Skip to main content

Night Shift, f.lux and LCD/OLED display


  • LCD displays (majority of screens, TVs, monitors) use LED backglight at 5500K – with the color spectrum of a sun at mid day. The only thing that diffuses this light into one not containing blue light spectrums is thick piece of red filter (such as laser safety glasses that block wavelengths roughly from 190 to 550 nm). The display itself is not capable of doing that fully.
  • OLED displays are made of individual red, green and blue pixels, that are emitting light from themselves – i.e. if such display displays a color that contains no blue color, there is no blue light, because no blue pixels light up.

What does this mean?

  • Night Shift, f.lux etc. only make the image easier on the eyes in the evening, but they still do emit blue spectrum of the light (cca 420-500 nm). And that's both on OLED and LED displays by nature.
  • Red filter – on OLED displays, it actually blocks the blue color completely, so that the blue pixels do not light up at all and thus we actually get an image that does not contain blue (420-500 nm) and even (less critical) green wavelength (500-580 nm). Thus, the OLED + red filter combination is the only one that can be safely used at bedtime knowing that, at a minimum, the cell phone will not interfere with melatonin secretion. Just beware that 1) if we read an email on that cell phone that we totally screwed up a project at work and I have go explain to the boss in the morning, the quality of sleep is screwed anyway (i.e. in an ideal world, we turn off our cell phones at 7:30pm and go read under a verified light bulb for an hour and a half…)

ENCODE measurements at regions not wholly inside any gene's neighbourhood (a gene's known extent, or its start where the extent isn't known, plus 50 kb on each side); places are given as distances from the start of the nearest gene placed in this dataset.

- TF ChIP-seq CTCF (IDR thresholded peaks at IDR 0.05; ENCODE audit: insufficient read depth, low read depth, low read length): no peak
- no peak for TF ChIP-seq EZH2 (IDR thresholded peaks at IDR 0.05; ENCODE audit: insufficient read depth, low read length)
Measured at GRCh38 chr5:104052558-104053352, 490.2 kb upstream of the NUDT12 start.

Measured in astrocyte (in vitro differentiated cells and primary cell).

• Red filter + LED displays? (pre iPhone X) – still contains a lots of both blue and green light. See photos below.

Light spectrums

Comparison of iPhone X: normal / Night Shift / Red Fiter:

Red filter on iPhone 8: